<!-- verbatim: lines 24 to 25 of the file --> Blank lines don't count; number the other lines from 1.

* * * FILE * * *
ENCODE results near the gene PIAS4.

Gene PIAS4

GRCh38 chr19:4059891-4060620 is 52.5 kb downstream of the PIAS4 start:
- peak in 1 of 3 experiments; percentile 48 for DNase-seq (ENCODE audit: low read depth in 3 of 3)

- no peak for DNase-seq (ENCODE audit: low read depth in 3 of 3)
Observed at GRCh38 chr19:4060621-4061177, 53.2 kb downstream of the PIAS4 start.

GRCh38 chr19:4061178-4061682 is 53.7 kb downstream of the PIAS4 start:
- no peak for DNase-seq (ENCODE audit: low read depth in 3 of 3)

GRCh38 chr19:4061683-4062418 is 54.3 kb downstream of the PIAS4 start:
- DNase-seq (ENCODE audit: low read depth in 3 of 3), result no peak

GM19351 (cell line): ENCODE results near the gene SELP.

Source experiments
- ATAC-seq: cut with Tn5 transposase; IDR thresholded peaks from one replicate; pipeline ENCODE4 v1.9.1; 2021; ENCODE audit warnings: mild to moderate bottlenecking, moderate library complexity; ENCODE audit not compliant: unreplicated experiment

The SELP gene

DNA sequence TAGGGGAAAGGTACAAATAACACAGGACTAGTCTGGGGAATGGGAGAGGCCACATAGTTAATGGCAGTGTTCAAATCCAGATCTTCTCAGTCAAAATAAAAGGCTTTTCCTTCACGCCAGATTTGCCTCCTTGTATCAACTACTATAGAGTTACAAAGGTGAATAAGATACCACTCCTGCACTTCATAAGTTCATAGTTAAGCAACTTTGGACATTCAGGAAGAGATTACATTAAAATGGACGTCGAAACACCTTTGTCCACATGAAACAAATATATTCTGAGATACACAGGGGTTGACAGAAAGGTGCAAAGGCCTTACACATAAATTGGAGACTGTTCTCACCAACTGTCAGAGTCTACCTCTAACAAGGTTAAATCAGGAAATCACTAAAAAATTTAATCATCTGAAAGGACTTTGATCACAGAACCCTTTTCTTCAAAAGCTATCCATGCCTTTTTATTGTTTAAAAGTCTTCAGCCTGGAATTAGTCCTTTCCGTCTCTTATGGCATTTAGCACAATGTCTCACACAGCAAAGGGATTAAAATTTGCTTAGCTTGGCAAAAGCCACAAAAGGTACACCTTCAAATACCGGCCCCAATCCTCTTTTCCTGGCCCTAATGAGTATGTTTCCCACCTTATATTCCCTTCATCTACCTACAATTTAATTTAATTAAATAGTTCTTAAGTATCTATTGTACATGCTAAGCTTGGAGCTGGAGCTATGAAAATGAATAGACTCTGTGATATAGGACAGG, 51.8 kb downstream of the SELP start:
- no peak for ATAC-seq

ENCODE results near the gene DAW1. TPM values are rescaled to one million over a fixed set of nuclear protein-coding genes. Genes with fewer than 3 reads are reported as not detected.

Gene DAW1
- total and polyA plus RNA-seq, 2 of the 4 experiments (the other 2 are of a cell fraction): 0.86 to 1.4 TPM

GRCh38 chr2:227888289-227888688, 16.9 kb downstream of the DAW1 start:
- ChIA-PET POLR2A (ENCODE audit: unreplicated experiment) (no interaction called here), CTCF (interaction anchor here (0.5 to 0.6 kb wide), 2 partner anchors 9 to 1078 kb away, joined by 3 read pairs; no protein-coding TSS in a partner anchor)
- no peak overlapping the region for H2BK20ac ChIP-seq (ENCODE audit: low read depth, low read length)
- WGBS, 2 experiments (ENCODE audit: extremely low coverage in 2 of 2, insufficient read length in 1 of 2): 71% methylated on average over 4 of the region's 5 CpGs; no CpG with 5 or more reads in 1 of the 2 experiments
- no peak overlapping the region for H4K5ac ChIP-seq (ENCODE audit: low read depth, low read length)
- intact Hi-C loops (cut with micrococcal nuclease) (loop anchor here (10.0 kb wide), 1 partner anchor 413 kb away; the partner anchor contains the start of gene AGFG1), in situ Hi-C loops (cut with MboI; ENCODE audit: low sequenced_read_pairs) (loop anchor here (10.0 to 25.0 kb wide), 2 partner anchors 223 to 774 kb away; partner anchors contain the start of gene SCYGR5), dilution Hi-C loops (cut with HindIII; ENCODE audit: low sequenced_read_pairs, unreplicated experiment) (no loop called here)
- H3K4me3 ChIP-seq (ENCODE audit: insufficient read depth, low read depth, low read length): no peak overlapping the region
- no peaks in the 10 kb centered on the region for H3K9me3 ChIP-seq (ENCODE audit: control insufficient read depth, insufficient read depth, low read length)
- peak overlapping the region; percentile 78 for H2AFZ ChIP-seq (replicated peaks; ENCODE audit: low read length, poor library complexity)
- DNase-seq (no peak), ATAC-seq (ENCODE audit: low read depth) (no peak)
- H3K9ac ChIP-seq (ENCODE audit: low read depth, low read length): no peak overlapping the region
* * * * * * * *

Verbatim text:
- no peak overlapping the region for H4K5ac ChIP-seq (ENCODE audit: low read depth, low read length)
- intact Hi-C loops (cut with micrococcal nuclease) (loop anchor here (10.0 kb wide), 1 partner anchor 413 kb away; the partner anchor contains the start of gene AGFG1), in situ Hi-C loops (cut with MboI; ENCODE audit: low sequenced_read_pairs) (loop anchor here (10.0 to 25.0 kb wide), 2 partner anchors 223 to 774 kb away; partner anchors contain the start of gene SCYGR5), dilution Hi-C loops (cut with HindIII; ENCODE audit: low sequenced_read_pairs, unreplicated experiment) (no loop called here)